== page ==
Penned In The Margins – Not Afraid To Take Risks


The world of small publishing press’ continues to evolve graciously, and with the small responsibility of preserving, as well as constantly re-defining the literary universe, it is clear to see why. We sat down with Tom Chivers, Director and Creator of London-based literature organisation Penned in the Margins who have released over 50 books of poetry and fiction as well as producing innovative new live literature productions.

1. What originally inspired you to set up a publishing press?

I published my first book – an anthology of new writers with the zeitgeisty titled Generation Txt (yeah that hasn’t aged at all has it?) – back in 2006. It was a great little project that garnered national media coverage, and resulted in a fifteen-date tour of England. Seven poets in a minibus. We were remarkably well-behaved.

I kind of segued into publishing with some serious intent over the succeeding few years. I now publish up to ten books a year, with a focus on poetry and experimental/unusual fiction. At the time I felt that there was a real gap in poetry publishing. Frankly, a lot of the stuff I was into reading fell way outside the mainstream, and there was a particular problem around publishing new and/or younger poets. I’ve always been interested in experimental and performance writing, and felt I could add something as a publisher that others weren’t doing at the time.

2. How important would you say the smaller publishers are to the publishing industry?

It’s often the smaller publishers who are more able and willing to take risks and give unknown voices their first opportunity. Of course, some larger publishers do this too, but increasingly it feels like they’re skimming the ‘best’ writers off the top but not willing to be as involved in the messy business of literary talent-scouting as they used to.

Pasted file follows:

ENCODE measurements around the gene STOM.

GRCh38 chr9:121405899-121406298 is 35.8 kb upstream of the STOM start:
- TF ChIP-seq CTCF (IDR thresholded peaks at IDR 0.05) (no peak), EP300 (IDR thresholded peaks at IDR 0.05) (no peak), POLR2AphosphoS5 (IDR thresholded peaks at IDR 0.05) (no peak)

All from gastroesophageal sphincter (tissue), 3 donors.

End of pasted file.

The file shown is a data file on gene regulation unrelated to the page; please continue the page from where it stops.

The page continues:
Small is not always beautiful, though. I think there are problems with an ‘industry’ that aestheticises scale rather than thinking about what the challenges are in terms of skills, practices, etc. I have no ambition to remain small for the sake of it. I’ll just try to be the most appropriate size and shape that will enable the work to happen and flourish.

3. How is Penned in the Margins funded, and how does that affect the decisions you make as a publisher?

We’ve spent about ten years living on project grants for our live performance work, with the publishing as a commercial venture, always turning a small profit. It’s not a good living, but it’s taught me to economise. This year we joined the Arts Council’s National Portfolio which basically means that we are receiving a regular grant for three years. It’s really liberating knowing that we will definitely be around till 2018, and being able to plan ahead properly. The Arts Council funding contributes to our core costs (including my colleague James, who works part-time on sales and marketing); for anything on top of that, including our live performance programme, I have to raise additional funds from elsewhere.

4. How would you personally distinguish Penned in the Margins’ approach to publishing?

I don’t think there is a company quite like Penned in the Margins. Half of our business is publishing books, but the other half is producing live work – international touring theatre shows, spoken word, literary salons, site-specific performances, and lots more. It’s an unusual business model, but one which I hope generates a lot of energy and ideas. It also means that we work with an awful lot of writers who also perform, so we’re known for developing a particular brand of multi-artform, multi-disciplinary literary artist.


5. Is there a particular style of poet/artist you look for, if so what is it, and why?